Pollard to Appear in Court on Tuesday
Janine Zacharia - Jerusalem Post - August 29, 2003
WASHINGTON - Jonathan Pollard will travel from his North Carolina prison cell to the US District Court here on Tuesday, when a judge will consider whether to allow him to continue to challenge the life sentence imposed 16 years ago for spying for Israel. It will be the first time Pollard will be seen in public since his sentencing.
Attorneys for Pollard, who have obtained security clearance, are also seeking permission to view classified court documents from the time of the sentencing.
US District Judge Thomas Hogan ordered Pollard brought to Washington, but did not explain why. In August 2001, US District Court Judge Norma Holloway dismissed, on procedural grounds, a motion brought by Pollard's lawyers for resentencing.
Pollard's lawyers argued that Pollard was ineffectively represented by his attorney at the time of his sentencing, since he failed to object to the fact that the government was breaching its plea bargain agreement when it demanded a life sentence after it had promised not to do so. The attorney then failed to file the paperwork required to appeal Pollard's life sentence. But Judge Holloway dismissed the motion, saying that a statute of limitations for resentencing had expired.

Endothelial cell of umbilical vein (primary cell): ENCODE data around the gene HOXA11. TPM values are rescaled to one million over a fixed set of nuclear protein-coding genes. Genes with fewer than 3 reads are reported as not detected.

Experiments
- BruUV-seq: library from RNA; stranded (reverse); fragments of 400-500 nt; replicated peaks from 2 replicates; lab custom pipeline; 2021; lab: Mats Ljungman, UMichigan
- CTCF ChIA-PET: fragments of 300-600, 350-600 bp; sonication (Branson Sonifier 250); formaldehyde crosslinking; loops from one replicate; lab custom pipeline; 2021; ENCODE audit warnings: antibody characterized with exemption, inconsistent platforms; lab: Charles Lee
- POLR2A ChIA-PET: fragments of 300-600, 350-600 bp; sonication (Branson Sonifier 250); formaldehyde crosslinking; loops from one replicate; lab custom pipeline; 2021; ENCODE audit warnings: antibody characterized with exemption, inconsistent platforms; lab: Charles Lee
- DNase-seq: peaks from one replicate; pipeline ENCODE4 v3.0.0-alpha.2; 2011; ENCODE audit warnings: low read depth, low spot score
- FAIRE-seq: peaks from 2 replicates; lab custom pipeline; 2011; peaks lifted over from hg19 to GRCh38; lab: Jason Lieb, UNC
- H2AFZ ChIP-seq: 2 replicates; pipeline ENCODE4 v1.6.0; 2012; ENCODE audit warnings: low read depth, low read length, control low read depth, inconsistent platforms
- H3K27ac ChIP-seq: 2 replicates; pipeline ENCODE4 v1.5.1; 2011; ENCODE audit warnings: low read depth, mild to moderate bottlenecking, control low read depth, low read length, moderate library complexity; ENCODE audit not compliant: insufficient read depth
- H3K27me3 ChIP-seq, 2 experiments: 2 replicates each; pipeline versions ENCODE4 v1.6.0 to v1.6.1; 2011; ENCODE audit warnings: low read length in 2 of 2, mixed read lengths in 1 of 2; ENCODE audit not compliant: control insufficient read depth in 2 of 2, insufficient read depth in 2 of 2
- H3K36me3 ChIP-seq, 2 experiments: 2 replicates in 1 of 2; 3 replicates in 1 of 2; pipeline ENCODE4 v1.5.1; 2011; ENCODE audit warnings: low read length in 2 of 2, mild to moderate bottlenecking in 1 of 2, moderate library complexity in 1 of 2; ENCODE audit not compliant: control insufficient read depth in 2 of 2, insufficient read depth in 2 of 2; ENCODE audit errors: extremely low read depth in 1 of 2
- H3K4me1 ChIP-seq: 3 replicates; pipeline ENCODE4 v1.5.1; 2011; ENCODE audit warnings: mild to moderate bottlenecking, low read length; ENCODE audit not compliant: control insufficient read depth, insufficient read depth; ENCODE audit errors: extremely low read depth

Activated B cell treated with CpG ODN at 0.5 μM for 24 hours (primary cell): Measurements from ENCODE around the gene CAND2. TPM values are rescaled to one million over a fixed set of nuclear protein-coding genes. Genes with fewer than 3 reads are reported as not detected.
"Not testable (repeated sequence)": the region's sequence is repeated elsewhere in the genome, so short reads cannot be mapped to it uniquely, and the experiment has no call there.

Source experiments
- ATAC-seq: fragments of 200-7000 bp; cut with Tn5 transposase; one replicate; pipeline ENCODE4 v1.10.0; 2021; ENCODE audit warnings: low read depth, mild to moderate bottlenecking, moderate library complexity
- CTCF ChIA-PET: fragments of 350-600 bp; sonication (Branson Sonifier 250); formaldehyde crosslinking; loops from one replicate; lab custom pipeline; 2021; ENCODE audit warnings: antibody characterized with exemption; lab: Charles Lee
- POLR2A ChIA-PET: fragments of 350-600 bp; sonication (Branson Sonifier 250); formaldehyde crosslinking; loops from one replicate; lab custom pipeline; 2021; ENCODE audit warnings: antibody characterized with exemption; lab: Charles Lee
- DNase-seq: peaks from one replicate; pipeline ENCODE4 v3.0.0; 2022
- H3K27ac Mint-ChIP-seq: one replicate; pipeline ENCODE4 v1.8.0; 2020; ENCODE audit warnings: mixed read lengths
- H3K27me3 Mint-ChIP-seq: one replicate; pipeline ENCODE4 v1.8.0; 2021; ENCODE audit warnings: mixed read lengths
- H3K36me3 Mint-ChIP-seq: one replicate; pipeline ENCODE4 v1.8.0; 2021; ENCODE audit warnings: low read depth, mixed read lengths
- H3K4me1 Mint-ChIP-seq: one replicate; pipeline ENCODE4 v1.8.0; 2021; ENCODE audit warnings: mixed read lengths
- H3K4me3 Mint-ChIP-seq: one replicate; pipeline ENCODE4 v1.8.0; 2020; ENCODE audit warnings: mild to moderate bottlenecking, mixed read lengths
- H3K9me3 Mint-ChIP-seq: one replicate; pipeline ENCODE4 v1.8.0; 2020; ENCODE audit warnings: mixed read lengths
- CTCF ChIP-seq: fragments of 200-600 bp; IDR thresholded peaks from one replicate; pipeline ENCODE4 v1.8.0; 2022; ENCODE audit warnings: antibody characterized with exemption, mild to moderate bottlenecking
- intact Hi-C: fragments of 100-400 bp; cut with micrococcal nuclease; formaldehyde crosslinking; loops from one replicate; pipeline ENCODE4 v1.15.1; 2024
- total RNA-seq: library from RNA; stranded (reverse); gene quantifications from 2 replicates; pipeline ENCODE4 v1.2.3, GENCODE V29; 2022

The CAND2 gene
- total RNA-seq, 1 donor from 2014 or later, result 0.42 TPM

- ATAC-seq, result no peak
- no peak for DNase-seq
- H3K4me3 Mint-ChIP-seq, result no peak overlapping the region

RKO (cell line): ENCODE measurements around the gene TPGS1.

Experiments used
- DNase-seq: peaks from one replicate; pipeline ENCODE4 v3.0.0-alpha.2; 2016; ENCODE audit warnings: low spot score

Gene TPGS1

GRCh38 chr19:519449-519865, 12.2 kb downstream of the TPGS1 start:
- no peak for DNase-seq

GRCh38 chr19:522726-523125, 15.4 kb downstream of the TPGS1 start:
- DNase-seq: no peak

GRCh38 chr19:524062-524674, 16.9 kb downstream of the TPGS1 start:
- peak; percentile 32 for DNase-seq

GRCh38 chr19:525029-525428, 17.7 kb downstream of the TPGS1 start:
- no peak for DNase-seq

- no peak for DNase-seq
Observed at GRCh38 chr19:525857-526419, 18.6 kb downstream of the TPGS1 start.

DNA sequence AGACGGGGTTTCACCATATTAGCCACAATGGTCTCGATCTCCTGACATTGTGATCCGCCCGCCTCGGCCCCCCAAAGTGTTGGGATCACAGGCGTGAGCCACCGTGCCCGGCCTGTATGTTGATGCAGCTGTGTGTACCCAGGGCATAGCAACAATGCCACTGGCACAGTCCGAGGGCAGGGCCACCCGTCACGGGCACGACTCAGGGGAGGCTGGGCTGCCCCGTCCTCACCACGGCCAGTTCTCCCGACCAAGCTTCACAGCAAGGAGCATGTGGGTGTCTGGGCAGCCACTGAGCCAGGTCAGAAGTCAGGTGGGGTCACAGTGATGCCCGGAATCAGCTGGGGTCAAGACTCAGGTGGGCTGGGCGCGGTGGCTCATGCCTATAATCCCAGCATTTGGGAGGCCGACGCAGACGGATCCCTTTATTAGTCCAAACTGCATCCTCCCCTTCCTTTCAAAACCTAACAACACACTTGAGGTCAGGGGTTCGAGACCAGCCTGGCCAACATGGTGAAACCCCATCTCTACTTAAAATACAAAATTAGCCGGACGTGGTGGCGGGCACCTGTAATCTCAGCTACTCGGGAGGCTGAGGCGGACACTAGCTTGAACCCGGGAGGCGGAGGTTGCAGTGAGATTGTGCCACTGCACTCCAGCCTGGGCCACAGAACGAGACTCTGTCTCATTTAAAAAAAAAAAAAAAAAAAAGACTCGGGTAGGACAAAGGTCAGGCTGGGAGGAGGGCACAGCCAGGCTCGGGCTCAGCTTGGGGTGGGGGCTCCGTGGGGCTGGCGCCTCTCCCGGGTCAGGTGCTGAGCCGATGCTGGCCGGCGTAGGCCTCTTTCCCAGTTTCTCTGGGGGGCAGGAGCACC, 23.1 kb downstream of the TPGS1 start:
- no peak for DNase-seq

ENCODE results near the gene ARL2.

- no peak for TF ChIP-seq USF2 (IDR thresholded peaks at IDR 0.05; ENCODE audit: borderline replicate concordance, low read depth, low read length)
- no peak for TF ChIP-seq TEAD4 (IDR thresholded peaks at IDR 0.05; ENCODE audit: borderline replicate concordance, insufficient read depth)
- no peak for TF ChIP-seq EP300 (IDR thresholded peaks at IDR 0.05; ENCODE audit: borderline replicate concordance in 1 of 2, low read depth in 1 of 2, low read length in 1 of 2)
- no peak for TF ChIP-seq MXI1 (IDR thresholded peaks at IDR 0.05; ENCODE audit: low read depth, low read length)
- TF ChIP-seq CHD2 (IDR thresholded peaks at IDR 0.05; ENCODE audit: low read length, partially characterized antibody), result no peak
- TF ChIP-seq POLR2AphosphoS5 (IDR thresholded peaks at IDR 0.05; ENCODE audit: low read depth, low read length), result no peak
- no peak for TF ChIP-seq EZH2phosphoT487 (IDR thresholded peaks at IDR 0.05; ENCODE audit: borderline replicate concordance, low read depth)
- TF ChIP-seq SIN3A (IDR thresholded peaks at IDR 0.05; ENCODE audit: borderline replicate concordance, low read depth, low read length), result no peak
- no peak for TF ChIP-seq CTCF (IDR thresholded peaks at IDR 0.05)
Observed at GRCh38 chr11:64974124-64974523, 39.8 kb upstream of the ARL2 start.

Pollard's lawyers on Tuesday will ask for reconsideration of that ruling, or for permission to appeal it. It is a procedural hearing and will not ultimately determine whether Pollard should be resentenced.
Pollard, a former civilian US Navy analyst, admitted to giving classified information to Israel and was convicted of espionage. One hundred and twelve MKs recently signed a petition saying he should be released on humanitarian grounds.
Government lawyers won earlier rounds in Pollard's court fight to overturn the sentence and will argue that he should not be allowed to press the case further. Prosecutors also want to keep Pollard's new lawyers from seeing secret documents the government filed just before he was sentenced in 1987.
"The burden is on defendant Pollard to demonstrate a 'need to know' sufficient to warrant access to the classified materials in this case," prosecutors wrote in a court filing. "Defendant Pollard has offered no compelling reason for breaching the secrecy of the classified materials in this case."
His supporters claim the judge who sentenced Pollard relied in part on misleading information from the government.
Pollard pleaded guilty and agreed to cooperate with prosecutors, but he later argued that the government double-crossed him. Prosecutors had promised not to seek a life prison term, which was the maximum he faced, his lawyers have said. Pollard was convicted of espionage for giving Israel top-secret documents.
Israel has acknowledged that Pollard was its agent, but repeatedly has asked the US to release him. Pollard received Israeli citizenship in 1996.
Pollard's case was reviewed by federal officials in 2000 but he was left off the list of those granted clemency just before president Bill Clinton left office. Israeli officials have continued to press for Pollard's release with the Bush administration.